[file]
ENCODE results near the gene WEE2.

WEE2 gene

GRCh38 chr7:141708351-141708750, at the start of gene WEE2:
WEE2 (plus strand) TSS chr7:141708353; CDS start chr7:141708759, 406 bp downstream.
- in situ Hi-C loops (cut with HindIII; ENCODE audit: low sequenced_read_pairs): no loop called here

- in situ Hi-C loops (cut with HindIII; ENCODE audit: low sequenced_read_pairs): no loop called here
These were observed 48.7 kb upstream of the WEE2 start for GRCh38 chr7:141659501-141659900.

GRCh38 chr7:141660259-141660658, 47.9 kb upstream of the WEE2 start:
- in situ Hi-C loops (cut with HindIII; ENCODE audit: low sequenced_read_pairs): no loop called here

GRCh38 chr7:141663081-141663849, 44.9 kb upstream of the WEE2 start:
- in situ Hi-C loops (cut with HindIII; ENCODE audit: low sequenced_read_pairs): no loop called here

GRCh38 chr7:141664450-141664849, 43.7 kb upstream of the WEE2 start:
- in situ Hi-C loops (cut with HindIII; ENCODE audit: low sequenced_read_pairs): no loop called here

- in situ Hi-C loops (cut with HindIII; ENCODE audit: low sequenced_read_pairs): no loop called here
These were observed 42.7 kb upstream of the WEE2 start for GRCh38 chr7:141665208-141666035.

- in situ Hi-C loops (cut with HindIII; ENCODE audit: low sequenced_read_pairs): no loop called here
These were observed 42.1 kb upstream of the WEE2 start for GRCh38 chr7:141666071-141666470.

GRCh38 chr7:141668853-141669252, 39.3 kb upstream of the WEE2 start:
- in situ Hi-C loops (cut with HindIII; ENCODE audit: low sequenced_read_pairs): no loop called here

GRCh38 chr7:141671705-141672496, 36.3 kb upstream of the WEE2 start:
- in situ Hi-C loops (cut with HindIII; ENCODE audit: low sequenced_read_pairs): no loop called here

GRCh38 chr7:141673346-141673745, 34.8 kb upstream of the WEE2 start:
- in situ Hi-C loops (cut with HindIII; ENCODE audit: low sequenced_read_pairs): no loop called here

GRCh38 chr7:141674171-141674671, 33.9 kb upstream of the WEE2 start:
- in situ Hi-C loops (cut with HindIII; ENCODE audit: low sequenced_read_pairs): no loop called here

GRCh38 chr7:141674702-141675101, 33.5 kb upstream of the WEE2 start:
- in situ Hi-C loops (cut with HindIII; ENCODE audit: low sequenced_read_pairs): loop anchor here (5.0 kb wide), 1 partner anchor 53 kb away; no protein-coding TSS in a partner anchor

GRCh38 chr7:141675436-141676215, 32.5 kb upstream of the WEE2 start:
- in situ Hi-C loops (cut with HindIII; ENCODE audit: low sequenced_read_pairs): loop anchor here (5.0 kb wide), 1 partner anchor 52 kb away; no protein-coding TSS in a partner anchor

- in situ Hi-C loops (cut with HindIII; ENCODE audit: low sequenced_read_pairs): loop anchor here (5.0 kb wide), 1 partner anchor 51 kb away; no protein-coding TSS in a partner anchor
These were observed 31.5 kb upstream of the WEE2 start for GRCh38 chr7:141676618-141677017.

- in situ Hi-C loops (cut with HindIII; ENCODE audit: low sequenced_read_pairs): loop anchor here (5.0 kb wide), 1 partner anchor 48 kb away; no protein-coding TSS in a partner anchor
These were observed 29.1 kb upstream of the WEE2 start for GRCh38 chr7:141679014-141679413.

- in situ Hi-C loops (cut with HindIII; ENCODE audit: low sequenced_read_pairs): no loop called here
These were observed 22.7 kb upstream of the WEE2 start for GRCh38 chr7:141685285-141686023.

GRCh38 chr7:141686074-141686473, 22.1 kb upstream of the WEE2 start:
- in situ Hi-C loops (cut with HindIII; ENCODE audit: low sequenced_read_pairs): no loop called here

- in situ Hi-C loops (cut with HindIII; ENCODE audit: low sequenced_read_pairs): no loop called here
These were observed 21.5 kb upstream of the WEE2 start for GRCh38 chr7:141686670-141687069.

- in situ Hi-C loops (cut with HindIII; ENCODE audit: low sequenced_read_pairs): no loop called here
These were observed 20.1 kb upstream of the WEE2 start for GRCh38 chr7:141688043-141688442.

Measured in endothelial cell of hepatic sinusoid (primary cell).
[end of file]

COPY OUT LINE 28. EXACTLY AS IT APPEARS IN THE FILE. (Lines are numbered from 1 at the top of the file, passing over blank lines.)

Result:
GRCh38 chr7:141675436-141676215, 32.5 kb upstream of the WEE2 start: